What should we expect from Alfred Morris in Year 2?
By Rich Tandler and Tarik El-Bashir
Alfred Morris exploded onto the scene last season, going from an unheralded sixth-round draft pick to the Redskins’ starting running back to team rushing record holder and key cog in the NFL’s leading rushing attack. The humble rookie was one of the best stories of the 2012 season.
But what about 2013? Can Morris repeat or even improve on his spectacular debut campaign? Or is some degree of a sophomore slump inevitable? Tarik El-Bashir and Rich Tandler debate the question in this week’s edition of Point-Counterpoint.
Tandler: Let’s look at history here. Before Morris, five rookies had rushed for over 1,500 yards in a season. Only one of them, the Saints’ George Rogers, had a severe sophomore slump. He was injured, missed 10 games, and rushed for only 535 yards. The other four rookies who gained at least 1500 yards all had solid to spectacular encores. O. J. Anderson of the Cardinals gained 1,352 in his second year, Clinton Portis rushed for 1,591, Edgerrin James 1,709, and in 1984 Hall of Fame runner Eric Dickerson set the NFL record with 2,105 yards rushing. Alfred probably isn’t going to go for 2K, but history shows that only a quality back puts up a rookie performance like Morris did and there is every reason to think that he will keep it up in his second season.
El-Bashir: A decent amount of Morris’ success as rookie came as a direct result of defenses being on their heels because of the threat posed by Robert Griffin III. But we don’t know when Griffin will return to the lineup. Could be Week 1. Might be later. We just don't know right now. We also don’t know if the offense will contain as many designed runs for Griffin as it did in 2012. But it sure would seem likely that RG3 is not going to carry the ball 120 times or gain 815 yards on the ground. Without the threat of Griffin breaking off a long run (or even a short one), who do you think opposing defenses will focus on stopping? That’s right, Mr. Morris, who could face more eight man fronts and, as a result, will probably find a lot less space in which to operate.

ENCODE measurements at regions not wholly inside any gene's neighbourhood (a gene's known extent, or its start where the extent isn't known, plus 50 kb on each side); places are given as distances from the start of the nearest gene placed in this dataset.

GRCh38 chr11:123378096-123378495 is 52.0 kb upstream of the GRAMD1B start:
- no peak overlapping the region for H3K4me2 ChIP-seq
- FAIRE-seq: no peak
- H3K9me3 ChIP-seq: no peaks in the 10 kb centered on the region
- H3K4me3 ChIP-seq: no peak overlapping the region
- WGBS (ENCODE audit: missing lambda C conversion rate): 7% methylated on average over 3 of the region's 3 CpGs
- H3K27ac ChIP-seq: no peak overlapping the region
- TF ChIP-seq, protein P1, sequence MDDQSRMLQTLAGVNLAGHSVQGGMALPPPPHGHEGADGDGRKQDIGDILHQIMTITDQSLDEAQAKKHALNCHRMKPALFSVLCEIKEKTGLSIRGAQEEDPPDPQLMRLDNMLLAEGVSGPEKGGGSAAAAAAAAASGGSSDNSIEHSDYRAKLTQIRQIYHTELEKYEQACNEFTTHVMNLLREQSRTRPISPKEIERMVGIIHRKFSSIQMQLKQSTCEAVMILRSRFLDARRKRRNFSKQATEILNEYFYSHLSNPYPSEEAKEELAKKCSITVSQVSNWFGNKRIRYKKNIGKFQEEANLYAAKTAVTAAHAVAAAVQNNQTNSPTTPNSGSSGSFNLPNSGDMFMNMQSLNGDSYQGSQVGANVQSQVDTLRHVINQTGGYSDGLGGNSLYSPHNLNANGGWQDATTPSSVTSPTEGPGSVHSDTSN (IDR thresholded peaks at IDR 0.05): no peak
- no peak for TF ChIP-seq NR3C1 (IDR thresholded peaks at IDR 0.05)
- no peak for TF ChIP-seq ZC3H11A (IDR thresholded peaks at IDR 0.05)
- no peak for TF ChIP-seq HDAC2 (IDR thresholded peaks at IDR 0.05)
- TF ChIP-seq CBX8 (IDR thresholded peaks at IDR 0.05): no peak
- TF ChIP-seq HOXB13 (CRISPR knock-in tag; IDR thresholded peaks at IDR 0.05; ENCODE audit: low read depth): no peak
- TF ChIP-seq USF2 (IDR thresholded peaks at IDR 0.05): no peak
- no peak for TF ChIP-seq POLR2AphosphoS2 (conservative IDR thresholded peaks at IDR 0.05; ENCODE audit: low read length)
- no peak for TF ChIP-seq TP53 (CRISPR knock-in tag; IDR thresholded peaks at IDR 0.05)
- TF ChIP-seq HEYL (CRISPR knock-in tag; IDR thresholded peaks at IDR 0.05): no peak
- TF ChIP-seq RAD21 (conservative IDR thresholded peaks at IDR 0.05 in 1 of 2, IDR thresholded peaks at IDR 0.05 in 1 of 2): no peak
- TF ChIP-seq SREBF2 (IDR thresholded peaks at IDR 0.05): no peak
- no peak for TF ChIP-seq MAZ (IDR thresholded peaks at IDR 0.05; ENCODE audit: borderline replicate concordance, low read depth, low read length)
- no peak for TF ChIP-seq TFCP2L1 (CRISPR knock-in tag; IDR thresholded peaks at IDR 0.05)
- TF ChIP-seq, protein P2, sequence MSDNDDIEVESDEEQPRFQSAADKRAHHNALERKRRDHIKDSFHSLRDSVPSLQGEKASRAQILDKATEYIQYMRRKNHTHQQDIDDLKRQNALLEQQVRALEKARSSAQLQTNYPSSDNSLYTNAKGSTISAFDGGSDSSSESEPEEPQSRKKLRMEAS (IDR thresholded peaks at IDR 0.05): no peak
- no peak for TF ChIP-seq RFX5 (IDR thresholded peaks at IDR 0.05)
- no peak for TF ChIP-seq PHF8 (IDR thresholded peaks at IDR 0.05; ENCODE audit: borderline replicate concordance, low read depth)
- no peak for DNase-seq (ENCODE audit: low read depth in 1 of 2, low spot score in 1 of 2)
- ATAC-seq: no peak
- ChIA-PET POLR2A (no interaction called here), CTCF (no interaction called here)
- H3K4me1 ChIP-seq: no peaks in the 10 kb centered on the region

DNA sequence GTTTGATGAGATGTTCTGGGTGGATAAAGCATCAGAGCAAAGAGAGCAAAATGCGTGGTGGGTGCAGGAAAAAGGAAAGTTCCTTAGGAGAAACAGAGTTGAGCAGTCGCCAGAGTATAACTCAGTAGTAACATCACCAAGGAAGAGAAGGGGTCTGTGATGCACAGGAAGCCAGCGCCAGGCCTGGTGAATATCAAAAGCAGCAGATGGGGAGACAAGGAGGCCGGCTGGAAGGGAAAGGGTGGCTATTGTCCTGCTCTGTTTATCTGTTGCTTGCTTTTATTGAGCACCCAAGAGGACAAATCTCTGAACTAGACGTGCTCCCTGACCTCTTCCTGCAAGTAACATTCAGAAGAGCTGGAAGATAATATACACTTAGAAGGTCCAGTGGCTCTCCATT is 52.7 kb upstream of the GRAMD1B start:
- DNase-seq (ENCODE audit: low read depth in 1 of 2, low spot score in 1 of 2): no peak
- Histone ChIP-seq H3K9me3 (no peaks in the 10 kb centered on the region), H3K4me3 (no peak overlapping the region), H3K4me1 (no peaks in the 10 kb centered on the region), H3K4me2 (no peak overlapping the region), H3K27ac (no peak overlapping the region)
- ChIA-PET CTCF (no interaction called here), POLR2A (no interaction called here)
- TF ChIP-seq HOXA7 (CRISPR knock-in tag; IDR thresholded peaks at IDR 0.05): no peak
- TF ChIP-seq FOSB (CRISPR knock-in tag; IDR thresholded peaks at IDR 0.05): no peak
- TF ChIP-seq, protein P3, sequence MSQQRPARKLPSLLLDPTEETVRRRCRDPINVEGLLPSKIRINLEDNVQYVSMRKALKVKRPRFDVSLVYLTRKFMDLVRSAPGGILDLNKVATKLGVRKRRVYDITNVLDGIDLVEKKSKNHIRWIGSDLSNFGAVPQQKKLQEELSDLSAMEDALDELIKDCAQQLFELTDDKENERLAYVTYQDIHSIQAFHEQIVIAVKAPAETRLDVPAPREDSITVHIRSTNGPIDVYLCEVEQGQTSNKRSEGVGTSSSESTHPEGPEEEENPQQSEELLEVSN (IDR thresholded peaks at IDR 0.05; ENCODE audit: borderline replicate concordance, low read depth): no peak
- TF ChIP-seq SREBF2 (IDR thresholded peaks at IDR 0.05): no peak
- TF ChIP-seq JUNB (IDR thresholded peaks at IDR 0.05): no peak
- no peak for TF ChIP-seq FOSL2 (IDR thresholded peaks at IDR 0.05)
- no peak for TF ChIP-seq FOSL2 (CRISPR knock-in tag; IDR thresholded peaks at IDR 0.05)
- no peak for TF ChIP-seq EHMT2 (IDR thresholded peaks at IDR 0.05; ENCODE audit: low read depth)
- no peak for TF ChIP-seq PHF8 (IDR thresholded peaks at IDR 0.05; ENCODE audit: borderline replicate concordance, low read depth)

Tandler: While Morris’ success is dependent on some help from RG3 to some extent, let me bring back some of those pesky actual numbers. The last three games of the regular season, Morris had very little help from the threat of Griffin running the ball. Kirk Cousins played the whole game in Week 15 in Cleveland. Griffin did play the last two games but he had a large, bulky brace on his right knee that pretty well eliminated him as much of a running threat. But Morris was unaffected as he ran for an average of 126 yards per game with RG3 either out of the lineup or significantly hobbled including his signature 200-yards effort in the division-clinching win over the Cowboys. Yes, that’s a small sample size but it does demonstrate that Morris can get it done whether the defense is worried about RG3 taking off on them or not.
El-Bashir: Wait, didn’t Griffin run for 63 yards and a touchdown in the regular season finale against Dallas? He averaged 10.5 yards per carry in that game. Sounds like he was still a threat to me. Anyway, one point I haven’t mentioned is Morris’ physical running style and the toll that can exact on a running back’s body. By all accounts, the 5 foot 10, 218 pounder took good care of himself off the field last season. He was also fortunate to have only suffered some bumps and bruises along the way. But can you count on full health for 16 games again? Look, I know it may sound like I’m rooting against Morris. I’m not. I just think there are too many variables involved and, because of that, there appears to be a lower probability of Morris duplicating – or surpassing – the success he enjoyed as a rookie.